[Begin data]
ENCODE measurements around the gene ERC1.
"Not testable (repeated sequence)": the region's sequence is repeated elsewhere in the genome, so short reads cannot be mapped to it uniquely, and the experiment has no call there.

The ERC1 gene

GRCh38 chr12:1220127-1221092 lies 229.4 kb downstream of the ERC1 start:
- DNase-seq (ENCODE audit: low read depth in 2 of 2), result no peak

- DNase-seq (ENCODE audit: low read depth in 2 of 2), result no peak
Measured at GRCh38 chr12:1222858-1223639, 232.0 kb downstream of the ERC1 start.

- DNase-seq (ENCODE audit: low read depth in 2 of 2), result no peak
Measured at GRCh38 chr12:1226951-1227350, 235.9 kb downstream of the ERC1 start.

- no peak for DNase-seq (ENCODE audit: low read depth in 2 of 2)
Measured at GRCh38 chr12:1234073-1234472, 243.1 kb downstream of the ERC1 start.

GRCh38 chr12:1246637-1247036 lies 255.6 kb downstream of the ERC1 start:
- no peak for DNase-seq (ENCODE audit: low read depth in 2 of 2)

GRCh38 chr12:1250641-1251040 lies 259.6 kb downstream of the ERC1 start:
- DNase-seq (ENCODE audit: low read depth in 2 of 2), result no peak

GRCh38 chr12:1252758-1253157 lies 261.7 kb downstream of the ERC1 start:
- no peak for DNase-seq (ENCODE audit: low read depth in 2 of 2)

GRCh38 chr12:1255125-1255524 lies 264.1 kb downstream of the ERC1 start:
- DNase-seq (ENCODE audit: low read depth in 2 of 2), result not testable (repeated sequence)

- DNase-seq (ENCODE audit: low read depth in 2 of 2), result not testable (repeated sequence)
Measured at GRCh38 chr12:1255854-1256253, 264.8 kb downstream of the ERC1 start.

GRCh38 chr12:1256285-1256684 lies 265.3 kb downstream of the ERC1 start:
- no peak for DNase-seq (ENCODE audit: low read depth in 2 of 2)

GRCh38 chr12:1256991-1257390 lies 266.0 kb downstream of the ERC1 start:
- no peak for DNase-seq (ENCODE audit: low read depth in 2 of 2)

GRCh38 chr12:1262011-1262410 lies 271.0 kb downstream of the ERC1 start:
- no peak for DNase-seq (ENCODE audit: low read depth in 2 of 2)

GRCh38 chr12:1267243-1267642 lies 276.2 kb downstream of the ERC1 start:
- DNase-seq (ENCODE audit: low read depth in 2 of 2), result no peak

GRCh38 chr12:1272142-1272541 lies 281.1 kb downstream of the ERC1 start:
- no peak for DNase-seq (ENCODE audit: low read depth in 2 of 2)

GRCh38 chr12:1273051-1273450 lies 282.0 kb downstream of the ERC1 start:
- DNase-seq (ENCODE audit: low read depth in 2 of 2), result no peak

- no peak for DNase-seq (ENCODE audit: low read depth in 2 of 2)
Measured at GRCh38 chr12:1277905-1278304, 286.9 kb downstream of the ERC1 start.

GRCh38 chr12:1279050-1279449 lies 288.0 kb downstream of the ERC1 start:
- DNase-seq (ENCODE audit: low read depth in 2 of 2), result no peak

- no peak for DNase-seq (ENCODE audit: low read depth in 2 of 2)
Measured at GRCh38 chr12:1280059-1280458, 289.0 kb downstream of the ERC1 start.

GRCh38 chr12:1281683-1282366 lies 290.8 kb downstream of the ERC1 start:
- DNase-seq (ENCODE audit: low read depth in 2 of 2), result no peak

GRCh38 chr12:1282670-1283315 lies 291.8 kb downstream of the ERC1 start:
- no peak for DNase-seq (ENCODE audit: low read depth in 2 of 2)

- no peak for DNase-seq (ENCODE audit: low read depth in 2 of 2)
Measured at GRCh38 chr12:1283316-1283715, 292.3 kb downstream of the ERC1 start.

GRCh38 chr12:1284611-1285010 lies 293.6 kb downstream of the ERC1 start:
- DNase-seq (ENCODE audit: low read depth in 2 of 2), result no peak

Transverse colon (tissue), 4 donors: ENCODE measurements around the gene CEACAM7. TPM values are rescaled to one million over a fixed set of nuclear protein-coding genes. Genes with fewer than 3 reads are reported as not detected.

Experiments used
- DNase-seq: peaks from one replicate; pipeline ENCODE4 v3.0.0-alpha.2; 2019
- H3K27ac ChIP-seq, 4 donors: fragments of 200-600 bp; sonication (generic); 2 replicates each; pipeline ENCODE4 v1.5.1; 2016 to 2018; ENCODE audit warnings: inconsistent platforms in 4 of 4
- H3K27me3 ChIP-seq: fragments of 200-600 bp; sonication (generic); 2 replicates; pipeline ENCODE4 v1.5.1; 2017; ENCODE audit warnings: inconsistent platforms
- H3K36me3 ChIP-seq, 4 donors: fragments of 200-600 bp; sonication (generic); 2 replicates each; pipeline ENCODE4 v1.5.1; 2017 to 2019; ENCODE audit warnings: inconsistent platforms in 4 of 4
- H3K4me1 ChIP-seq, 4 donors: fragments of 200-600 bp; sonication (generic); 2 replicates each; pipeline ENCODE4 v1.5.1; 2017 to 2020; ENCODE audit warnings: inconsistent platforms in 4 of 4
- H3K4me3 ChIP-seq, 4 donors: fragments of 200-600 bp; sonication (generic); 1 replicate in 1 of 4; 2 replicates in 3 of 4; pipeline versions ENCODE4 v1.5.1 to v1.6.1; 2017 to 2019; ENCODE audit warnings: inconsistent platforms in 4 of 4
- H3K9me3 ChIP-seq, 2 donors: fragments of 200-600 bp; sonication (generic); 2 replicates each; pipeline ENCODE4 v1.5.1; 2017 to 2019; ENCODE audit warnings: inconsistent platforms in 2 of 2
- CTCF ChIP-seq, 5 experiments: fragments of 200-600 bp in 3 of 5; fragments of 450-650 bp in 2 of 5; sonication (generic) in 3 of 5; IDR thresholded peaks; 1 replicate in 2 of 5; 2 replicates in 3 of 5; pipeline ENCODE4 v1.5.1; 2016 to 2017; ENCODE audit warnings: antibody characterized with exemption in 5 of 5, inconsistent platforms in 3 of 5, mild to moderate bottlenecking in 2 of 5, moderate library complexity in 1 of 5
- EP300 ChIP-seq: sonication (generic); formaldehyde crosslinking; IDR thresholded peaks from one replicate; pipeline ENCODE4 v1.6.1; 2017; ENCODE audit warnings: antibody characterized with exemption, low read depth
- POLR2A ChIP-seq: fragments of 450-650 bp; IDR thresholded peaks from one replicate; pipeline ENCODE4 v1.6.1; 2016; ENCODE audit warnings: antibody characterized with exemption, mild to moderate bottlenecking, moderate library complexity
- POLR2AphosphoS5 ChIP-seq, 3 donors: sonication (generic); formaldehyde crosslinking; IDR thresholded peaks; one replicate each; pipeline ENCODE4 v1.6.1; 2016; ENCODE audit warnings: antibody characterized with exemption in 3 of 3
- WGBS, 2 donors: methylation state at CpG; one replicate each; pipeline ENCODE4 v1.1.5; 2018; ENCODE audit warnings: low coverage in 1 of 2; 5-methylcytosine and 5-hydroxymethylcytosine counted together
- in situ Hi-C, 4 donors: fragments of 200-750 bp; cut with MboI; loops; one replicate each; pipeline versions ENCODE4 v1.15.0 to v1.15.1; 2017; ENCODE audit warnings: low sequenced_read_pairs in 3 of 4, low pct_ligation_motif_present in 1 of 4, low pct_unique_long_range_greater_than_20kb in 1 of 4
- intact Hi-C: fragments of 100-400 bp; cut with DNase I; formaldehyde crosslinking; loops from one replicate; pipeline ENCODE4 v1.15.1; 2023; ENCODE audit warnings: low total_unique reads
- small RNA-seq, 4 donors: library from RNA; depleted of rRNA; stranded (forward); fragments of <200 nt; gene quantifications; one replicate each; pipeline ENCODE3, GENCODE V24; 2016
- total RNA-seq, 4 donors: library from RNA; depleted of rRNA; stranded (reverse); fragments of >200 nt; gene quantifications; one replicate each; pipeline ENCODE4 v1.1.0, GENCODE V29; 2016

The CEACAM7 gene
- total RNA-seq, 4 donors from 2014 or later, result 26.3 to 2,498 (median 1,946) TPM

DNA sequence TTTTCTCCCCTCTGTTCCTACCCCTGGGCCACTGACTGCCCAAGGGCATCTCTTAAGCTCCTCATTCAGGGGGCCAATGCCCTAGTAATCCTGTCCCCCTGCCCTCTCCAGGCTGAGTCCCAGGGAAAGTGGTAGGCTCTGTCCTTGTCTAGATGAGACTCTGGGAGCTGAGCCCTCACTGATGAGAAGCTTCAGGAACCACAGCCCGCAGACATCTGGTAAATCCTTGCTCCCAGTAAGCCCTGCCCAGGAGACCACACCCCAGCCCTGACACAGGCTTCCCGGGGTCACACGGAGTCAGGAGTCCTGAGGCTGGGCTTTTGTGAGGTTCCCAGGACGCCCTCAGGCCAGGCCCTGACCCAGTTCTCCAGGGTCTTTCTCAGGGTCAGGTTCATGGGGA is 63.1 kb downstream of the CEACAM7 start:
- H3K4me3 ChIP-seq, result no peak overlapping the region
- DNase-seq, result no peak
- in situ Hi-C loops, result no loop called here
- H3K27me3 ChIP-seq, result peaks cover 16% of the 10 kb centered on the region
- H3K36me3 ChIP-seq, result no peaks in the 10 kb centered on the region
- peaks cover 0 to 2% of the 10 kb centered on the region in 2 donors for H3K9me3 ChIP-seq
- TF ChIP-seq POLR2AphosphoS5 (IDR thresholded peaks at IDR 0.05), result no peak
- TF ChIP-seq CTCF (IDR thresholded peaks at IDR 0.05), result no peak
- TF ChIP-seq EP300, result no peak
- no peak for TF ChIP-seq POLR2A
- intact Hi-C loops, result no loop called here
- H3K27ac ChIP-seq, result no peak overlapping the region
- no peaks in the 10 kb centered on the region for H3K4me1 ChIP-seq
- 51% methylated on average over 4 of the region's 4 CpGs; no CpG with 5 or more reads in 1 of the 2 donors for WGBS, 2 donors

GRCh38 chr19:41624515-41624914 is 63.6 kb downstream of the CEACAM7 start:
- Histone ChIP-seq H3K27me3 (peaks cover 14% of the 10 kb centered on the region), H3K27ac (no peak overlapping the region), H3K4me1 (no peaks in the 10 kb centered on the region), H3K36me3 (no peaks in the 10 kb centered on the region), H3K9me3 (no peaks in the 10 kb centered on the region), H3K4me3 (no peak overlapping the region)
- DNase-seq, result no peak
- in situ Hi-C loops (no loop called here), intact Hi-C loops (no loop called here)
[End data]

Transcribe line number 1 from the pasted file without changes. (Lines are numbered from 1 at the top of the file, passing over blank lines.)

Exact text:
ENCODE measurements around the gene ERC1.